A native of Boynton, Pa, Wright earned bachelor’s and master’s degrees in science from the University of Maryland, and his PhD in entomology from N.C. State. Following a stint as technical director of Wilson Pest Control, Winston-Salem, N.C., Wright returned to N.C. State in 1963, where he retired as a professor emeritus in 1995 with more than 150 published research and teaching articles.
One of Wright's legacies to the pest control industry was serving as the inspiration behind Blanton Whitmire's crack and crevice technology. In 1997, he secured two Distinguished Professorships on behalf of N.C. State - one of which was established in his name - from Whitmire Research Laboratories.
Wright was a gifted educator who loved to teach and share his knowledge with others. In addition to teaching and mentoring entomology students at N.C. State, Wright was a longtime presenter at North Carolina Pest Management Association training events. In 2011, Wright was recognized as a Crown Leadership Award winner.
In 1953, Wright married Velma Creech and over the years they traveled to all 50 states and 10 Canadian provinces. In the earlier years, they were members of Hillyer Memorial Christian Church and more recently Cross Assembly. He also conducted genealogical research and a number of articles have been published on his findings.
Wright was preceded in death by his parents. He is survived by his wife, Velma C. Wright, daughter Lisa (Lawrence) and his granddaughter, Myah.
Donations can be made in his memory to the Alzheimer’s Association. Visitation and burial are private. Arrangements are being handled by Mitchell Funeral Home and Newman Funeral Home.
|Dr. Coby Schal Remembers Charlie Wright |
Editor's note: Dr. Coby Schal, the Blanton J. Whitmire Distinguished Professor at North Carolina State University's Department of Plant Pathology, penned the following tribute to his longtime colleague and friend.
Charlie was the most modest, mild-mannered, stay-in-the background, yet highly accomplished professor, I have known. He savored educating and mentoring students in the science and art of structural pest management, and promoting the professional growth of PMPs. Even before joining NC State as a professor, I was well-aware of Charlie’s philosophy that pest control in and around homes should not rely on broadcast applications of pesticide formulations that were developed for agricultural crop protection. Charlie was greatly influenced by the residential residue analysis of his long-term colleague Ross Leidy and developed the perspective that the ecology of indoor pests and their proximity to humans—especially children—should prescribe safer alternatives. Together with Mr. Whitmire, President of Whitmire Research Laboratories, Charlie documented that targeting the cracks-and-crevices that harbor pests not only reduced the amount of insecticides used, but also their translocation and contamination of other household surfaces. Charlie served as the scientific inspiration for Mr. Whitmire’s ideas and his NC State research program generated empirical evidence for these concepts.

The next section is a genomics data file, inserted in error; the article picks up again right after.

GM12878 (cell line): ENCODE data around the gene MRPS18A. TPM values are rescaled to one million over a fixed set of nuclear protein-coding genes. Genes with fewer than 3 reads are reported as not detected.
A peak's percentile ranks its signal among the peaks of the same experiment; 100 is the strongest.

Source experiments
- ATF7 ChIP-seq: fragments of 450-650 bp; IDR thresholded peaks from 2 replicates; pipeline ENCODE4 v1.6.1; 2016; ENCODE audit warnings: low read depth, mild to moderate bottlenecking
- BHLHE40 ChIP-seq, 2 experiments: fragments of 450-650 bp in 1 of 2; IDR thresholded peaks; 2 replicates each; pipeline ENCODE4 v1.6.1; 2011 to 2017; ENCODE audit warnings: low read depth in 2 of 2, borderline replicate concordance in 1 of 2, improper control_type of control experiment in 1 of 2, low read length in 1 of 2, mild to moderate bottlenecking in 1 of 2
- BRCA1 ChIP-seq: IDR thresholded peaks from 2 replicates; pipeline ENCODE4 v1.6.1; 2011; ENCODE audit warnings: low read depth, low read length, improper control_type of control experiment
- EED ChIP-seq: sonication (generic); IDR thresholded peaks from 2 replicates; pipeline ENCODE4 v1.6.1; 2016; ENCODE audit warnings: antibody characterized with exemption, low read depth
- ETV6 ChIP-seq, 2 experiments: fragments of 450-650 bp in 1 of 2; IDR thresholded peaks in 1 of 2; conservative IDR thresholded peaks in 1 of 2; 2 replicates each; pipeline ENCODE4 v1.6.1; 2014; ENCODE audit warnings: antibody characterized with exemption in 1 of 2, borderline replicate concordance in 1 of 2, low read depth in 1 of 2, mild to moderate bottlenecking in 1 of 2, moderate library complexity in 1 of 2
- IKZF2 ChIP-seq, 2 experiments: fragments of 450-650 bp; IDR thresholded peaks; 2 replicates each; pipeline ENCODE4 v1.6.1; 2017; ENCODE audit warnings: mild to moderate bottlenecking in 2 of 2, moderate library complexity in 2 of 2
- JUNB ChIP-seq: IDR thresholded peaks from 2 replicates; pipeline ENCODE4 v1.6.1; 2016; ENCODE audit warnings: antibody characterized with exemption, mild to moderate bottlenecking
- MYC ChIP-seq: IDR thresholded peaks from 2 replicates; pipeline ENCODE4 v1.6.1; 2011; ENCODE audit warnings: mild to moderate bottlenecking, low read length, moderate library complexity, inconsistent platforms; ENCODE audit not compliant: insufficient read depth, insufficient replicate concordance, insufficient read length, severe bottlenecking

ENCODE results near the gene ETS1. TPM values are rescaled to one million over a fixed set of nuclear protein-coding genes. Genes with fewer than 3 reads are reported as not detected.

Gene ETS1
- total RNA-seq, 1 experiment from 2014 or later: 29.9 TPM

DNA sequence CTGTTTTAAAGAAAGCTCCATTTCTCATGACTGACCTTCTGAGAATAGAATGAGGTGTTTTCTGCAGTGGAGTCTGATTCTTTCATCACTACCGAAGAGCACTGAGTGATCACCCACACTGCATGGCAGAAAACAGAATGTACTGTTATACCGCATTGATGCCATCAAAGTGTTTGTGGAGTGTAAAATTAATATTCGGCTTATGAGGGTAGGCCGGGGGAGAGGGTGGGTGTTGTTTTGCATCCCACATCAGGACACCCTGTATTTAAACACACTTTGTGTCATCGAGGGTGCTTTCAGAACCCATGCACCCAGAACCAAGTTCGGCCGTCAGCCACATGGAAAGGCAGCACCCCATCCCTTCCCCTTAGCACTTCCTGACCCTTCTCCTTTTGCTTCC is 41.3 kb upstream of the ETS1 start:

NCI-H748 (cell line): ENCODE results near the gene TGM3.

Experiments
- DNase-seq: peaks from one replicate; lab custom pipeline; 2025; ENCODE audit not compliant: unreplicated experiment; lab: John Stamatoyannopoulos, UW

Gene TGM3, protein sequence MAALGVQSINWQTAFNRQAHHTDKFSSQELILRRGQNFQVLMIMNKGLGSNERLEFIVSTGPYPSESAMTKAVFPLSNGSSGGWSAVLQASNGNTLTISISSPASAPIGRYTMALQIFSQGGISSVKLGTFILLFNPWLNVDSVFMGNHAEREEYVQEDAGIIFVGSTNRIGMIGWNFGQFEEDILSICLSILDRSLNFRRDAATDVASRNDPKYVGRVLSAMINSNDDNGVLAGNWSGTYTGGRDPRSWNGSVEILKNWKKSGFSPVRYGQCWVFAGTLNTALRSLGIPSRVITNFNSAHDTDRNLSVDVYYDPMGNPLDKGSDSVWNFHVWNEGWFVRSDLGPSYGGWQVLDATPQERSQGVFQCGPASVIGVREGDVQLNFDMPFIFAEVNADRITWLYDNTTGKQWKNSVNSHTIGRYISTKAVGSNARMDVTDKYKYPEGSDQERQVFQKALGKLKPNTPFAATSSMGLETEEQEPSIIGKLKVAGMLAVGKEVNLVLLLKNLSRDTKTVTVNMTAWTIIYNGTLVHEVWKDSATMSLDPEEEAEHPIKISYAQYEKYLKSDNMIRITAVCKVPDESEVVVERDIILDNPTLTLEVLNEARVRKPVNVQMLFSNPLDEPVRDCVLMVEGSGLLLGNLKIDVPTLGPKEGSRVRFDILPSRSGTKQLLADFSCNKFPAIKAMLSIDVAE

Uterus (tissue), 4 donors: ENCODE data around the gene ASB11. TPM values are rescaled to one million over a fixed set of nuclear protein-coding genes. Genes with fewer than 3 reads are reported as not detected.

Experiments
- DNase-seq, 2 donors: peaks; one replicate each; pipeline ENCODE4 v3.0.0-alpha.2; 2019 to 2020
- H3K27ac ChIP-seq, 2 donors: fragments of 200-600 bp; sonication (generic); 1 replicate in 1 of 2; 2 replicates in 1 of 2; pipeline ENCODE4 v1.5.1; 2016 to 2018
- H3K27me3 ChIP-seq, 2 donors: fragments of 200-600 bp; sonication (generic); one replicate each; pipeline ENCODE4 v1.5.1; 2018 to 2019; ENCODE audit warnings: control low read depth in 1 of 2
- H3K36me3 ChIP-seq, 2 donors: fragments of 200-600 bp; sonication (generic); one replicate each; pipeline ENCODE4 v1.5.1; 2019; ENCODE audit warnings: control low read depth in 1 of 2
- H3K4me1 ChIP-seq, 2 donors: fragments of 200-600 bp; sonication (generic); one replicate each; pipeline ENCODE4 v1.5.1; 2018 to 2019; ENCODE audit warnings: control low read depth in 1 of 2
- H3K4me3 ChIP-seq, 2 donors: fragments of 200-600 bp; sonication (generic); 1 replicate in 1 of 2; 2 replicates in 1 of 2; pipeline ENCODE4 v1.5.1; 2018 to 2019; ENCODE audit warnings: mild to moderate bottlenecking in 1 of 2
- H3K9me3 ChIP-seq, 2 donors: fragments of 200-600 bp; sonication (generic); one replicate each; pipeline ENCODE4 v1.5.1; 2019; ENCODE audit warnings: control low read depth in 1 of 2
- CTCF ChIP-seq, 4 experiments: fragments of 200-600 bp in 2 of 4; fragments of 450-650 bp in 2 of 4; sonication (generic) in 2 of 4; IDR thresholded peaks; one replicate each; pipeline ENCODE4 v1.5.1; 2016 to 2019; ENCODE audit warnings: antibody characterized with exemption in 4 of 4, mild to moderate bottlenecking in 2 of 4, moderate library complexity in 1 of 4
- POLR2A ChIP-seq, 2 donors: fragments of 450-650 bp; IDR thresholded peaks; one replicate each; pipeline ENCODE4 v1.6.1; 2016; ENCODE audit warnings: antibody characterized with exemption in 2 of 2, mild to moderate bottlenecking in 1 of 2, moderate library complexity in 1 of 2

Through his long-term collaboration with Dr. Wright, Mr. Whitmire recognized the importance of research and higher education to his industry and he endowed two professorships in the Entomology Department at NC State. When I arrived at NC State as the inaugural Blanton J. Whitmire Distinguished Professor, Charlie greeted me with kindness and Southern hospitality. He immediately introduced me to his two Masters students, who later completed their PhD with me. He introduced me to leaders of the NC Pest Control Association (most of whom he mentored), and he and Gene Dupree, his long-time research associate, took me to Southeast NC counties to see for myself that indoor pests have not read the “urban entomology” texts—they are quite content infesting rural and agricultural trailer parks in Duplin and Sampson Counties. Charlie and I had very different backgrounds that informed our urban entomology viewpoints. Nevertheless, we connected on so many levels; most importantly, we converged on the idea that indoor pests are harmful and need to be eradicated rather than “managed”, a philosophy that continues to guide my research. Many of his colleagues in urban entomology were unaware of his zeal to right the wrongs of income inequality and institutional poverty. He understood environmental injustice before the term was coined, and understood that insect pests were major contributors to health disparities in low-income rural and urban communities.
Charlie’s legacy lives with the dozens of PMPs he trained and mentored, including some of the leaders of the pest management industry, and with the social consciousness he instilled in his mentees.